Senior Economic Advisor
U.S. Mission to the United Nations
New York, New York
December 5, 2019
Excellencies, distinguished delegates, it is an honor to be here today to review the progress made since the adoption of the Vienna Program of Action for Landlocked Developing Countries (LLDC). On behalf of the United States, we are pleased to join consensus on the political declaration, and I extend our appreciation to the Under Secretary-General and High Representative for LDCs, LLDCs and SIDS as well as the President of the General Assembly for their leadership in coordinating this important mid-term review.
The United States understands the challenges that face the LLDCs, such as transit-policy issues, international trade, and regional integration. Despite these challenges, we have seen progress by many countries.
For example, sweeping reforms like the African Continental Free Trade Area, which entered into force this year, promise to open markets, lower barriers to trade and investment, and lay the groundwork for greater competitiveness, trade diversification, and economic growth for the 16 LLDCs in Africa. We congratulate the African Union, its Member States, and those partners who have been working toward this achievement.
The United States understands that aid alone cannot resolve the challenges that face the LLDCs. That is why agreements like AfCFTA are key. In every developing country in which we work, we must identify where public interventions are most appropriate and where there are opportunities for the private sector to lead. Development assistance is no substitute for economic growth led by private enterprise. Sustainable development requires that both the public and private sectors work together to identify and address development challenges, including in the poorest and most vulnerable countries in the world.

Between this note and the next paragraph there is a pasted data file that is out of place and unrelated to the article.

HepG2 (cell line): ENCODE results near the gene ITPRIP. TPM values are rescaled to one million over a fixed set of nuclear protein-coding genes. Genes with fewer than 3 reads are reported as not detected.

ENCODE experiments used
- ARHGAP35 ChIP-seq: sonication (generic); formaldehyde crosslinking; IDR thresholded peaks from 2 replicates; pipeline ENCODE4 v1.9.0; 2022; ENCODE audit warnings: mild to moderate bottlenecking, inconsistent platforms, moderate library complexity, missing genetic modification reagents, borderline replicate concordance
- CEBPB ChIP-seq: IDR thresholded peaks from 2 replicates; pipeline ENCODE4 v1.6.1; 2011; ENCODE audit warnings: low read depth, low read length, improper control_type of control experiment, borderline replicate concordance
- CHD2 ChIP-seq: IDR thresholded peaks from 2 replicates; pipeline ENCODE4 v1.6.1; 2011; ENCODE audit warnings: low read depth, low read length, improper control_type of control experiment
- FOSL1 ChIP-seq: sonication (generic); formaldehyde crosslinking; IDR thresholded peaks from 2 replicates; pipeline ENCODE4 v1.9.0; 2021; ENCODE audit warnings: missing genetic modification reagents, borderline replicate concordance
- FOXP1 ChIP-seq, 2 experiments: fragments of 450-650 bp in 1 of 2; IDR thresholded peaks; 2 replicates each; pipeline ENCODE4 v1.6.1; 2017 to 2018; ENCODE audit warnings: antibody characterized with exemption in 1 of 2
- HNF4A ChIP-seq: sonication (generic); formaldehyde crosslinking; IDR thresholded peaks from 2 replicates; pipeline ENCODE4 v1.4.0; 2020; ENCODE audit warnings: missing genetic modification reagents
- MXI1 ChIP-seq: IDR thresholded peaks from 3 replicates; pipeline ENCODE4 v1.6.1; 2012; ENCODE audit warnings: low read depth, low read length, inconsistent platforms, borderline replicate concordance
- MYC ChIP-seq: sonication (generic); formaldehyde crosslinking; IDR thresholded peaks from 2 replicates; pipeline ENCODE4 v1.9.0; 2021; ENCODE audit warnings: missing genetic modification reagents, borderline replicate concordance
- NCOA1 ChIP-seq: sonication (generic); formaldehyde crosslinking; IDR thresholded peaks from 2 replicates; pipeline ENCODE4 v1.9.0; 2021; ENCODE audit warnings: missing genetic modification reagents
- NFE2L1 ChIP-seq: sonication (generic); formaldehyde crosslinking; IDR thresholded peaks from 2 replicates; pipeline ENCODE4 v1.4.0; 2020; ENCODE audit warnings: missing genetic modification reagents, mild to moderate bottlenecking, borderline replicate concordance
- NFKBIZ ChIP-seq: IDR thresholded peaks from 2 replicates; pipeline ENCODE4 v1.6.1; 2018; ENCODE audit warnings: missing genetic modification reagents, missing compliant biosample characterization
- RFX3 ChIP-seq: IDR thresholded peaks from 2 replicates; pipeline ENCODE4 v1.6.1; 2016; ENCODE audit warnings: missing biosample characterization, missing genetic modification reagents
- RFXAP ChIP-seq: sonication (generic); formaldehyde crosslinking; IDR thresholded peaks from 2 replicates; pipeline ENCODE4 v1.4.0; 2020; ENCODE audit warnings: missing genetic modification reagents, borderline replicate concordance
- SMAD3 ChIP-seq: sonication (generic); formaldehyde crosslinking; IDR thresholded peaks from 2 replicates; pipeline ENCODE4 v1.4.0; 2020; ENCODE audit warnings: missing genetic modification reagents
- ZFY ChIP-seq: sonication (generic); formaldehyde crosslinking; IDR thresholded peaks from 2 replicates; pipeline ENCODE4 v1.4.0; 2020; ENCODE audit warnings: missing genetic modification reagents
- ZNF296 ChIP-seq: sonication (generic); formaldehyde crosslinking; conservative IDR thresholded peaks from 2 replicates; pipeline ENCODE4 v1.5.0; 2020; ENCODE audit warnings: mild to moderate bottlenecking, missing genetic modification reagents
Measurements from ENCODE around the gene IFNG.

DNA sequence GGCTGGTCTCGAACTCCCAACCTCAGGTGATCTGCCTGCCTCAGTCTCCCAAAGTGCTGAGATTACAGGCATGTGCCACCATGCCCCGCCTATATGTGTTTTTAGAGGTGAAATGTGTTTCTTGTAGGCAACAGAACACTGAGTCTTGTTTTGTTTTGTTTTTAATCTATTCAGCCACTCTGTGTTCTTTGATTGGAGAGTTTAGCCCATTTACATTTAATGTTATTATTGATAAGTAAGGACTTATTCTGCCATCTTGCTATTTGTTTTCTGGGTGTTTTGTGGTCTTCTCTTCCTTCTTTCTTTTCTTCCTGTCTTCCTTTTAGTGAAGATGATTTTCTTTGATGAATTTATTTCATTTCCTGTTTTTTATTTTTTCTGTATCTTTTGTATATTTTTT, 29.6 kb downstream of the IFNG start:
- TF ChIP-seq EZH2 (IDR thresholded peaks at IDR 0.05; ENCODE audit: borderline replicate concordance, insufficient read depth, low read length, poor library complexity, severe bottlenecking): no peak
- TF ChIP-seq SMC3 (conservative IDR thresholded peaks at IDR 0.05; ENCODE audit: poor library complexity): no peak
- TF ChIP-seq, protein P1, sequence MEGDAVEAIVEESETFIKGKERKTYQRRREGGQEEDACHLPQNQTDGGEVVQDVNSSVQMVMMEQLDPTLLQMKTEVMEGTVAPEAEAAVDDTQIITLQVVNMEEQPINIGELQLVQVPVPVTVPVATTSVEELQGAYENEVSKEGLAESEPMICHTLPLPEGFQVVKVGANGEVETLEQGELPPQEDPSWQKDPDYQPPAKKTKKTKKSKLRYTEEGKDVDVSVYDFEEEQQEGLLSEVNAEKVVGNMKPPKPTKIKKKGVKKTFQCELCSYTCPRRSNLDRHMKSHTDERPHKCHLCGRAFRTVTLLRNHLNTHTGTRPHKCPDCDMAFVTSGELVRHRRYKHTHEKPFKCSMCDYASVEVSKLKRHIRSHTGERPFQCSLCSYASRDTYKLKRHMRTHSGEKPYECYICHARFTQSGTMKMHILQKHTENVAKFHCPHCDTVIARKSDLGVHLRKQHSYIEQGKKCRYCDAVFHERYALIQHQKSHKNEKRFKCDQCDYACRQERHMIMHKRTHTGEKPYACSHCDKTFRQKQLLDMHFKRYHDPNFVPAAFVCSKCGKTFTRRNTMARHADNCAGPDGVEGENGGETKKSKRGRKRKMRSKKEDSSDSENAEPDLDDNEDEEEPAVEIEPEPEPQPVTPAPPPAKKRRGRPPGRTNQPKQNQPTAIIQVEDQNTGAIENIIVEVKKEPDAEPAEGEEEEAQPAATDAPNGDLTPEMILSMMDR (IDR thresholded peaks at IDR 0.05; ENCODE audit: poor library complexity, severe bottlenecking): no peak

Additionally, lending and private investment is becoming increasingly accessible to developing countries. However, these inflows can come with risks, such as a lack of transparency and unsustainable borrowing, to which countries with weak institutions, high levels of corruption, and macroeconomic challenges are particularly vulnerable. That is why increased debt transparency and fiscal discipline, along with strong governance, are essential for LLDCs.
Despite positive signs, we understand progress has been slow, uneven, and insufficient for many. We applaud the efforts of this High-Level Midterm Review to shed light on the challenges the LLDCs face and to focus our efforts where the need is greatest.
We now take this opportunity to make important points of clarification on some of the language contained in this political declaration.
Regarding references to the 2030 Agenda for Sustainable Development, the Addis Ababa Action Agenda of the Third International Conference on Financing for Development, WTO, the Sendai Framework for Disaster Risk Reduction 2015–2030, the New Urban Agenda, the Paris Agreement, and climate change we refer you to our Global Explanation of Position delivered during Second Committee on November 21, 2019.